Do mosquitos prefer a certain blood type? Maybe—but it’s not just one factor that influences why these winged pests are attracted to us and researchers can’t seem to agree on a definitive answer.1,2

There are two kinds of people in the world: those who return from time in the outdoors covered in itchy mosquito bites and those who can spend hours in the same space and avoid getting bitten at all. Let's face it, mosquitoes are not equal opportunity feasters.

So, what exactly makes some people more attractive to mosquitoes than others?

Science reveals that a variety of factors might make you more palatable to mosquitoes, from your skin microbiota and carbon dioxide emitted in your breath to the color of clothing you're wearing (with colors like red, orange, and black being the most attractive to mosquitoes). But in the end, much of the variation in mosquito preference comes down to two factors: our natural body odor and genetics.1,3

The Rules of Mosquito Attraction

Mosquitoes feast on us for practical reasons. Only the females bite humans and they do it to get a “blood meal,” deriving proteins from our blood  to produce their eggs.4,5 To help locate their prey, female mosquitoes use their antennae and palps, the organs between their antennae, to detect carbon dioxide and odor. That means people who have a high metabolic rate and emit more carbon dioxide, including those who are pregnant, working out, or drinking alcohol tend to be more attractive to mosquitoes.6

The question of whether mosquitos prefer a certain blood type is controversial. One theory suggests that blood type may also help determine mosquito preference. If that’s the case, what blood type do mosquitos like? A 2019 study found that the major mosquito vector of dengue virus preferred people with type O blood to those with other blood types.2 However, separate research notes that experimental and laboratory data evaluating whether blood type makes one person more (or less) attractive to mosquitoes has fueled a lot of speculation, but the science is contradictory. Instead, the researchers report that the likelihood of being a “mosquito magnet” has more to do with skin odors and microbiota than blood type.7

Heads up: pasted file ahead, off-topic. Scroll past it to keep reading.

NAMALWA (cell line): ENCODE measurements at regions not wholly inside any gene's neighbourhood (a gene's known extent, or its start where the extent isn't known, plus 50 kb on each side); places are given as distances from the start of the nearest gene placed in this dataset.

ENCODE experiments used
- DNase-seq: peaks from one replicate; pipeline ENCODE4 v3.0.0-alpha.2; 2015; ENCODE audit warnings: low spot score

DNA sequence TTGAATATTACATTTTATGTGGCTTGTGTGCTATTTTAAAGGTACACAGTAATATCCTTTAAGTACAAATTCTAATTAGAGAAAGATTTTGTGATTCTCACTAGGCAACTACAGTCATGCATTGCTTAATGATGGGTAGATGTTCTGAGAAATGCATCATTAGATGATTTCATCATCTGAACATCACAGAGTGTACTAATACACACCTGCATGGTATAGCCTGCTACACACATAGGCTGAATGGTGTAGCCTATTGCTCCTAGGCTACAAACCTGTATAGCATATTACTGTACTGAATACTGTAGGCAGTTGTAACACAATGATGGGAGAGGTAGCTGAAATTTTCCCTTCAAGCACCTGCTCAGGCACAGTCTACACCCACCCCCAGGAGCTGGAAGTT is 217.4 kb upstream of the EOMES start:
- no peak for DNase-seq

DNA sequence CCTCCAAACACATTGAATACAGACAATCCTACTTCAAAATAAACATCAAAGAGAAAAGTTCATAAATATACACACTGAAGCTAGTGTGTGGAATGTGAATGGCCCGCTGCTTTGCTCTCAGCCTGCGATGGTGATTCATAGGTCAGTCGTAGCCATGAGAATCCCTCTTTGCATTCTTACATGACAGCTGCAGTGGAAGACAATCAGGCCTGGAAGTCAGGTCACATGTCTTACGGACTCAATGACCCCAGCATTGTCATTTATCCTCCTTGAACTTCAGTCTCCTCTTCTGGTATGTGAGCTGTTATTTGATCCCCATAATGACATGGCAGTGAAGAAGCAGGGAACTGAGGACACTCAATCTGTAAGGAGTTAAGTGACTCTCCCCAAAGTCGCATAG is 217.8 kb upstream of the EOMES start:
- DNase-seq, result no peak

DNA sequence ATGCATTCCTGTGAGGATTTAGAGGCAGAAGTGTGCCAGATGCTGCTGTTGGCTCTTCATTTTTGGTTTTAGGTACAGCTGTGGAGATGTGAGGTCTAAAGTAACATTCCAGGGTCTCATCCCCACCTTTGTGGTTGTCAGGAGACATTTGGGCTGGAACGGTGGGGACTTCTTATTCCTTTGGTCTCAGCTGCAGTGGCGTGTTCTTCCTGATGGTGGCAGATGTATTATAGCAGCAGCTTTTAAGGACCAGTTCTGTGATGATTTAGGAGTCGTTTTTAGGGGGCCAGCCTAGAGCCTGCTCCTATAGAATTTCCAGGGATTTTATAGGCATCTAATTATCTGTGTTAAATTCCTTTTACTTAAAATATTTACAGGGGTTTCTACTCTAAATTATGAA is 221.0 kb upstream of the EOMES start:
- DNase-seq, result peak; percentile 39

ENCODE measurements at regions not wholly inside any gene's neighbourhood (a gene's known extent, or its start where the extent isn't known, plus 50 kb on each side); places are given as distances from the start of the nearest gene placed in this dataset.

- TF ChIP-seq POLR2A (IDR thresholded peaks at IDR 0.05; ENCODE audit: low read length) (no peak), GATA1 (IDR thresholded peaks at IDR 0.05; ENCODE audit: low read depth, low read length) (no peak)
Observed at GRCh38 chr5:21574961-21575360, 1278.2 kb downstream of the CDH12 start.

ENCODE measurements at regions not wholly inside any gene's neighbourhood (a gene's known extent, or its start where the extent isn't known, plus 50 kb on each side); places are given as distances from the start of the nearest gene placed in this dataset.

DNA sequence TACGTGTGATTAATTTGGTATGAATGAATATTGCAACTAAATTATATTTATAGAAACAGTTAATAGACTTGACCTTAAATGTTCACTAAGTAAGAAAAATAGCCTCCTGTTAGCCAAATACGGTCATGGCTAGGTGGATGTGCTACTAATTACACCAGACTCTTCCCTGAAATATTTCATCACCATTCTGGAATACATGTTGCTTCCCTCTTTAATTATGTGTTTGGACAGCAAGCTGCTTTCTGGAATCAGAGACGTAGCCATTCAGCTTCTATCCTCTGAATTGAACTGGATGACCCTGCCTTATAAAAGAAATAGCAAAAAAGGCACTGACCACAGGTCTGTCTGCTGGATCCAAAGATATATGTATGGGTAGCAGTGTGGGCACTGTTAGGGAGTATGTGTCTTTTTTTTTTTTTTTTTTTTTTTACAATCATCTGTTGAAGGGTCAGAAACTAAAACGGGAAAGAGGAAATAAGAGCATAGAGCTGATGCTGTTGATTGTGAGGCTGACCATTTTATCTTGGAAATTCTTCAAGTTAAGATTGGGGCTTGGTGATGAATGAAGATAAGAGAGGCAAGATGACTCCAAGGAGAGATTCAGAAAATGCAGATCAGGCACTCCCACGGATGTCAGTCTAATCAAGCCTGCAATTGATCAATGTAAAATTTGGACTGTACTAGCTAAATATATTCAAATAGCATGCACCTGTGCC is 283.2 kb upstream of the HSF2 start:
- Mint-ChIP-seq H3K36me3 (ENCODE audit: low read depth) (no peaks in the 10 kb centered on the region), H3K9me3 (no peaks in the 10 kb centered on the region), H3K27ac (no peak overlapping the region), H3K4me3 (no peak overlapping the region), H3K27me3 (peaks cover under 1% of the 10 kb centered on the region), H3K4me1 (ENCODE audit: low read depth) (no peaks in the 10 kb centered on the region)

twins study london school of hygiene and tropical medicine

A pair of twins recreate the mosquito experiment (credit: London School of Hygiene and Tropical Medicine)

The Mosquito Twin Test

If you have the misfortune of being a mosquito magnet, it may just come down to your genetic makeup. A 2015 twins study published in the journal PLOS One found that DNA may account for nearly 67% of mosquito attraction—similar to the levels at which height and IQ are considered genetically linked.8

The study took two groups of female twins—one group of identical and the other fraternal—and had them stick their hands in Y-shaped acrylic containers that allowed mosquitoes to detect their odor. Researchers found that the identical twins, who shared the same exact genes, had more similar levels of mosquito attraction compared with the fraternal twin group. Building from an earlier study that had concluded that identical twins share more similar body odors than non-identical twins, the researchers concluded that genes do play a role in body odor and mosquito attraction.9

Mosquitoes Can Be More Than a Nuisance

A mosquito bite might not seem like a big deal, but these tiny insects can be a deadly menace. Mosquitoes are vectors that can transmit infectious pathogens, including mosquito-borne diseases like dengue, Zika, chikungunya and West Nile fever. The World Health Organization (WHO) estimates that these kinds of vector-borne diseases are linked to more than 700,000 deaths annually, making mosquitoes among the deadliest animals on Earth.10,11


Common Sense Mosquito Advice

You might not be able to change the genetic factors that make you more attractive to mosquitoes, but you can still take steps to reduce your risk of mosquito bites.

Whether you are a mosquito magnet or just suffer the occasional bite, the Centers for Disease Control and Prevention recommends wearing shirts and long pants, especially fabrics treated with the insect repellant 0.5% permethrin, and applying insect repellants that contain ingredients like DEET or oil of lemon eucalyptus (OLE) and reapplying as directed.3 

You can also take steps to control mosquitoes indoor and outside by installing window screens and keeping doors closed, using air conditioning during the warmer months, and eliminating standing water in birdbaths, pools, buckets, and flower pots.12